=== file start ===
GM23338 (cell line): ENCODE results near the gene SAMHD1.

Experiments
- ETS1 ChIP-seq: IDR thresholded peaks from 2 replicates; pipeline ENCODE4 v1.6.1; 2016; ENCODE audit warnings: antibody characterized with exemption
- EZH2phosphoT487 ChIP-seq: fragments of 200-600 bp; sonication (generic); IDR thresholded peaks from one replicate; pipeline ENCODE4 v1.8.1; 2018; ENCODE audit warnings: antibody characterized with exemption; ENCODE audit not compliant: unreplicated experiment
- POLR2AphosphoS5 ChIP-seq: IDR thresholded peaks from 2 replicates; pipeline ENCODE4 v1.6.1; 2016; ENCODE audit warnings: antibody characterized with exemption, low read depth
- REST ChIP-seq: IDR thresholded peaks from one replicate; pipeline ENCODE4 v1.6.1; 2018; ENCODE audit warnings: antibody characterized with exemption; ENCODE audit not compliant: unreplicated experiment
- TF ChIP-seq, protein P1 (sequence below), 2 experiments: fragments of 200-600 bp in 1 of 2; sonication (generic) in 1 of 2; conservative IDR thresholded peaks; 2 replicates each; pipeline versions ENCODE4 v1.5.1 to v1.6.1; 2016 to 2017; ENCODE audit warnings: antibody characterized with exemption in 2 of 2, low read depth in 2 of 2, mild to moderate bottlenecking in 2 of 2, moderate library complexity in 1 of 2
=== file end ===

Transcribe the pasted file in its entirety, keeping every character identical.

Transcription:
GM23338 (cell line): ENCODE results near the gene SAMHD1.

Experiments
- ETS1 ChIP-seq: IDR thresholded peaks from 2 replicates; pipeline ENCODE4 v1.6.1; 2016; ENCODE audit warnings: antibody characterized with exemption
- EZH2phosphoT487 ChIP-seq: fragments of 200-600 bp; sonication (generic); IDR thresholded peaks from one replicate; pipeline ENCODE4 v1.8.1; 2018; ENCODE audit warnings: antibody characterized with exemption; ENCODE audit not compliant: unreplicated experiment
- POLR2AphosphoS5 ChIP-seq: IDR thresholded peaks from 2 replicates; pipeline ENCODE4 v1.6.1; 2016; ENCODE audit warnings: antibody characterized with exemption, low read depth
- REST ChIP-seq: IDR thresholded peaks from one replicate; pipeline ENCODE4 v1.6.1; 2018; ENCODE audit warnings: antibody characterized with exemption; ENCODE audit not compliant: unreplicated experiment
- TF ChIP-seq, protein P1 (sequence below), 2 experiments: fragments of 200-600 bp in 1 of 2; sonication (generic) in 1 of 2; conservative IDR thresholded peaks; 2 replicates each; pipeline versions ENCODE4 v1.5.1 to v1.6.1; 2016 to 2017; ENCODE audit warnings: antibody characterized with exemption in 2 of 2, low read depth in 2 of 2, mild to moderate bottlenecking in 2 of 2, moderate library complexity in 1 of 2